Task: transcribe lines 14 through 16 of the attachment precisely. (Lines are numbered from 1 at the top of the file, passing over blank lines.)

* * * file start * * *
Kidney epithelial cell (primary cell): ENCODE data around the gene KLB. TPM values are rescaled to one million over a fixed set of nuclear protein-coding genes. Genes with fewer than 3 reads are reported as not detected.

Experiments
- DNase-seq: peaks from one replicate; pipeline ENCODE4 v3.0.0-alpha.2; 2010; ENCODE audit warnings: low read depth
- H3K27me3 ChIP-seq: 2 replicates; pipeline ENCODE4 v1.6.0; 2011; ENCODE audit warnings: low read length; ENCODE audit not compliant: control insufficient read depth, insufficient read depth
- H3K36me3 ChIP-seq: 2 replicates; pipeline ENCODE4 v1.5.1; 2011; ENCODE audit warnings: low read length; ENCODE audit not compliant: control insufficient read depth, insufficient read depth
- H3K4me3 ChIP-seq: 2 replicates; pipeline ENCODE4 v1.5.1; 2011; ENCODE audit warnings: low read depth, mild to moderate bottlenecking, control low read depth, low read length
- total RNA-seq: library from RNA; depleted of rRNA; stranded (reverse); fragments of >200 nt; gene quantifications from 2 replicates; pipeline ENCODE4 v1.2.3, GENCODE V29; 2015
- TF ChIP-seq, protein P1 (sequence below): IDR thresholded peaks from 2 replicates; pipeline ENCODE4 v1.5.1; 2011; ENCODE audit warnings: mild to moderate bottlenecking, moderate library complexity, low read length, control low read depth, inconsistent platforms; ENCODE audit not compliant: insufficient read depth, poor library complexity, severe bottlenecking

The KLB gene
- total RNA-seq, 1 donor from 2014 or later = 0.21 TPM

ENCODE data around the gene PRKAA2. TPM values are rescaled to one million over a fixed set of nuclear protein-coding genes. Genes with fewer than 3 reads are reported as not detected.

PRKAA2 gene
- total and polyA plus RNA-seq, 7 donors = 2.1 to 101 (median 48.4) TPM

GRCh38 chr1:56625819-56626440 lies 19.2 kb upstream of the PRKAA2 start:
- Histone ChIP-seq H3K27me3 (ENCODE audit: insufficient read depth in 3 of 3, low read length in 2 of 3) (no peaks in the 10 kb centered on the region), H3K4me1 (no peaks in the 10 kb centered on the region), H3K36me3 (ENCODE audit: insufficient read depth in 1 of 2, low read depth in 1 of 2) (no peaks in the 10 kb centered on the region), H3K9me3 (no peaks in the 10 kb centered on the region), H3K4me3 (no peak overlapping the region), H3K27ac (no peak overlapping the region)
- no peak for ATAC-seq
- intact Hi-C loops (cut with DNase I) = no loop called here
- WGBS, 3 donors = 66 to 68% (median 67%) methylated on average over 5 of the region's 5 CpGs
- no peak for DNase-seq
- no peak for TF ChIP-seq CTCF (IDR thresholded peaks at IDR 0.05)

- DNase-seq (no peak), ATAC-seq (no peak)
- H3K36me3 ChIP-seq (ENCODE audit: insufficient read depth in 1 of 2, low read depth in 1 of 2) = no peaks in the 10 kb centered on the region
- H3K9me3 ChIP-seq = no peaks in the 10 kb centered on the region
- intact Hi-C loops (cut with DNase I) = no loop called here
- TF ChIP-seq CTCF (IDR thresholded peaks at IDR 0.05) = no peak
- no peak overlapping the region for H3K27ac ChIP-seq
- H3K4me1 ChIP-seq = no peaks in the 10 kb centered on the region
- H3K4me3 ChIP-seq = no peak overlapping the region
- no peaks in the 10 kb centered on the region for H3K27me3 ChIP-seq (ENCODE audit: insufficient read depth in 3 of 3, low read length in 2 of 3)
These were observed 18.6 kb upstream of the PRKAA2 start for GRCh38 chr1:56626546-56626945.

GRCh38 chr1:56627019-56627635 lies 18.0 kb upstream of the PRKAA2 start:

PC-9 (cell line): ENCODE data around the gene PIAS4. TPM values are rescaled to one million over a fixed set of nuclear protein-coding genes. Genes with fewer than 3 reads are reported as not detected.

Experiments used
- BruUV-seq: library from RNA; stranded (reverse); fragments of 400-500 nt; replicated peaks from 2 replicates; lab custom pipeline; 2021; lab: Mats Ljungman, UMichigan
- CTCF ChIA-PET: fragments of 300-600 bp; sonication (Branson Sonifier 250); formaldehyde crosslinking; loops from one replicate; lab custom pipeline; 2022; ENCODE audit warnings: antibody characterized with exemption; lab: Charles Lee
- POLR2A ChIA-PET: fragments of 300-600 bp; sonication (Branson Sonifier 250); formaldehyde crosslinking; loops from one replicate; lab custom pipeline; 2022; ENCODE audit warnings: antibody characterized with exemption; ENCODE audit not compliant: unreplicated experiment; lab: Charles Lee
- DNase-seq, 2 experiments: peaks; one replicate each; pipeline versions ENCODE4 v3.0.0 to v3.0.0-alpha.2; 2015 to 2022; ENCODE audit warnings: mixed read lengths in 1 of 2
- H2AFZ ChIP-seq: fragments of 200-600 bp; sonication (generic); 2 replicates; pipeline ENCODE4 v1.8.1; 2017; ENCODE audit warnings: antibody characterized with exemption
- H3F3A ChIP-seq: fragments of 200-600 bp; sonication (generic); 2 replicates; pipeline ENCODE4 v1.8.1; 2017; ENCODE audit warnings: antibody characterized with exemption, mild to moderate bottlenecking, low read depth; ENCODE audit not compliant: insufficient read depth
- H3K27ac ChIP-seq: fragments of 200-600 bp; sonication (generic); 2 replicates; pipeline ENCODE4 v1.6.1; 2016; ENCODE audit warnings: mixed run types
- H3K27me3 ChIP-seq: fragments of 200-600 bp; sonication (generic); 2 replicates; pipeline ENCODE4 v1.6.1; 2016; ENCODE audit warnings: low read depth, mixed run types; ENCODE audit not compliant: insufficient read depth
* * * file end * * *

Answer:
GRCh38 chr1:56625819-56626440 lies 19.2 kb upstream of the PRKAA2 start:
- Histone ChIP-seq H3K27me3 (ENCODE audit: insufficient read depth in 3 of 3, low read length in 2 of 3) (no peaks in the 10 kb centered on the region), H3K4me1 (no peaks in the 10 kb centered on the region), H3K36me3 (ENCODE audit: insufficient read depth in 1 of 2, low read depth in 1 of 2) (no peaks in the 10 kb centered on the region), H3K9me3 (no peaks in the 10 kb centered on the region), H3K4me3 (no peak overlapping the region), H3K27ac (no peak overlapping the region)
- no peak for ATAC-seq